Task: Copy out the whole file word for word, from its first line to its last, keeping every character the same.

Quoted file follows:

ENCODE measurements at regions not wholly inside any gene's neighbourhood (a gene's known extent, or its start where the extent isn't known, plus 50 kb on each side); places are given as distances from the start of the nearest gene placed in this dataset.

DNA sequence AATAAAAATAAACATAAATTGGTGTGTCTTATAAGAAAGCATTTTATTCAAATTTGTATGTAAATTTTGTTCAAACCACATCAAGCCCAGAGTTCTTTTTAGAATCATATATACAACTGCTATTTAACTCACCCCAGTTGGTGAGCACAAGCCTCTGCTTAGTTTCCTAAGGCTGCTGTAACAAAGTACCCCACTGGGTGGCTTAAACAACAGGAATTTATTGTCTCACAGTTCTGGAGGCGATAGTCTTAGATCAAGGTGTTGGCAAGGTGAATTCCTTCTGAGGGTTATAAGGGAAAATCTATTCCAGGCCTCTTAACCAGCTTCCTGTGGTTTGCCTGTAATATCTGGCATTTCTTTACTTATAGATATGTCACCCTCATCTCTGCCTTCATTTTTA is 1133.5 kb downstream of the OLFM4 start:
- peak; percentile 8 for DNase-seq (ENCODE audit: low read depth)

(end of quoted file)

ENCODE measurements at regions not wholly inside any gene's neighbourhood (a gene's known extent, or its start where the extent isn't known, plus 50 kb on each side); places are given as distances from the start of the nearest gene placed in this dataset.

DNA sequence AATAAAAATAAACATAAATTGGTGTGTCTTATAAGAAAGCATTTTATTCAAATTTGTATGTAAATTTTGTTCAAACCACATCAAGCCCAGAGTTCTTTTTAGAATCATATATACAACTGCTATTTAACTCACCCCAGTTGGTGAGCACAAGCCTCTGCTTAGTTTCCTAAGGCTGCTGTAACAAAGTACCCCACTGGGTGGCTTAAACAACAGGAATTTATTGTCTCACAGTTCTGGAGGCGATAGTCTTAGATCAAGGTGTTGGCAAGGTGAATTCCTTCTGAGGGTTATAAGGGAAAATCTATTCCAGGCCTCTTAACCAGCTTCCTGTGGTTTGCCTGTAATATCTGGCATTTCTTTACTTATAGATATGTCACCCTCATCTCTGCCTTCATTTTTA is 1133.5 kb downstream of the OLFM4 start:
- peak; percentile 8 for DNase-seq (ENCODE audit: low read depth)